While an estimated 1.8% of US adults have epilepsy, the prevalence is more than 22% among people with intellectual disabilities.1,2 Managing epilepsy in this patient population can be particularly challenging for a variety of reasons.
“This group will have a higher likelihood of communication problems and other issues that make it more difficult to be treated than patients with a higher IQ, and they tend to have more behavioral issues,” Scott Hirsch, MD, a neuropsychiatrist at NYU Langone Comprehensive Epilepsy Center and assistant professor in the departments of neurology, child and adolesecent psychiatry, and psychiatry at NYU Langone Medical Center, told Neurology Advisor. “You’re also likely to see more of every kind of mental illness in this group, including autism, ADHD, schizophrenia, and depression,” he said.
Generally, around 70% of patients with epilepsy respond to treatment and have good outcomes, while 30 to 40% are treatment resistant, according to Rohit Shankar, MRCPsych, a neuropsychiatrist and researcher with the Cornwall Partnership NHS Foundation Trust in the United Kingdom. Among patients with comorbid epilepsy and intellectual disabilities, “those who do not respond to treatment tend to have worse outcomes,” he told Neurology Advisor.
Adding to the clinical difficulty is the lack of guidelines pertaining to best practices for this group. In a review conducted by Dr Shankar and colleagues published in the European Journal of Neurology, the researchers found a dearth of reliable research to inform safe prescribing practices of antiepileptic drugs (AED) for people with intellectual disabilities.3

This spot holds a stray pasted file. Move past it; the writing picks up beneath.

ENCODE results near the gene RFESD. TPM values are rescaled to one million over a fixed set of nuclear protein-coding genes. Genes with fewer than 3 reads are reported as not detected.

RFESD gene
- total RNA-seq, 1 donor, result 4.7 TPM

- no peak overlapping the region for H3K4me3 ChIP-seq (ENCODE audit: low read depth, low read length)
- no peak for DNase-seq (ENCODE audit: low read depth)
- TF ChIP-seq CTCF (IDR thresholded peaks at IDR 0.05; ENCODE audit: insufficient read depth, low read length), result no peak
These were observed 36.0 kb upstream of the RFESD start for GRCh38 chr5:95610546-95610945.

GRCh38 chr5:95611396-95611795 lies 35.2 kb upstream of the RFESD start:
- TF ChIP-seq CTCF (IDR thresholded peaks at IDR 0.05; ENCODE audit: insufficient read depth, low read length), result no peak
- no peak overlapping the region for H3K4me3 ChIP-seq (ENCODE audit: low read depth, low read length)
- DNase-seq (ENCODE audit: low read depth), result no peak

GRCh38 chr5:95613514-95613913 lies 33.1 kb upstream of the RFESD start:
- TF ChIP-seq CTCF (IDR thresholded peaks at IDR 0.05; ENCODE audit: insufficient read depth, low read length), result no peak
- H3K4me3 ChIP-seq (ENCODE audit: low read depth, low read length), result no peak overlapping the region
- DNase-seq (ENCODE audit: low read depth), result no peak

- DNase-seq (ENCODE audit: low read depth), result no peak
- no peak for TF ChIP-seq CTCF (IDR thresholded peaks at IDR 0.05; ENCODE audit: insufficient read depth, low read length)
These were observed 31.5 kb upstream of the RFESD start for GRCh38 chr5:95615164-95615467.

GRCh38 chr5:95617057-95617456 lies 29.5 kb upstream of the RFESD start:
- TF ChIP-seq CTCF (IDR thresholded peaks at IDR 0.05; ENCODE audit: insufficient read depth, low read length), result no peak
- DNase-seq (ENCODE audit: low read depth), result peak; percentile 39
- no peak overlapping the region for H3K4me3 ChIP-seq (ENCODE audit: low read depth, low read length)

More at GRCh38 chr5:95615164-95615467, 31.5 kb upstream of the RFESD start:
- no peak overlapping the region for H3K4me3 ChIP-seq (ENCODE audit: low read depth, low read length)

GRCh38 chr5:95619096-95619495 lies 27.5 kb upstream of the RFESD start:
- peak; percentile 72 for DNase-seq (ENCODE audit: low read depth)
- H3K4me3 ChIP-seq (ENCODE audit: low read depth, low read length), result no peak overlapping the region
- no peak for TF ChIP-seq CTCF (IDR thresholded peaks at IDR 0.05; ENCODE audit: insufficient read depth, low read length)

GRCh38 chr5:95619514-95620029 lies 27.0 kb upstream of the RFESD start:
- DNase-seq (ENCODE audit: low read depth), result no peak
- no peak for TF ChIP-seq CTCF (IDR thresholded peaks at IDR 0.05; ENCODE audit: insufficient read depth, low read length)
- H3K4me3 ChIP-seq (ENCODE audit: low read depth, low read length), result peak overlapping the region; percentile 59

“It is quite surprising that no one has tried to understand this population and its diverse needs,” he said. Such diversity is an often overlooked point, he notes: “Patients in this population have been treated like a homogeneous subset,” when, in fact, there is a wide variety of presentation in this group.
On one end of the spectrum are patients with mild disability who are able to manage activities of daily living with little support. Approximately 10% to 12% of this group has epilepsy, and treatment is mainly focused on areas like compliance and risky behaviors, Dr Shankar explained. At the other extreme are patients with profound disability, whose needs are much more complex. They are more likely to have additional genetic conditions and structural brain damage, and they require constant care. Up to 50% of this group has epilepsy, and their treatment is more focused on factors such as the impact of medications, recognition of side effects, and informed consent. There may be an added layer of complexity in patients with epilepsy who also have a co-occurring intellectual disability and mental illness. “For instance, you may try to give medication to a patient with schizophrenia and intellectual disability, and they might think you’re trying to hurt them,” said Dr Hirsch.
Each person brings to the equation his or her “own level of understanding and ability to make informed choices around their care,” Dr Shankar said. He cautions practitioners to avoid lumping patients with intellectual disabilities together and emphasizes that a person-driven approach is key. With that considered, he said it is important to adhere to best practice guidelines for epilepsy as closely as possible when treating patients with both epilepsy and intellectual disabilities, though adjustments are sometimes necessary. “In certain situations, for example, it would be extremely difficult to get an MRI scan,” he said. In that case, the clinician would need to document the reason it was not possible and the steps that will be taken instead.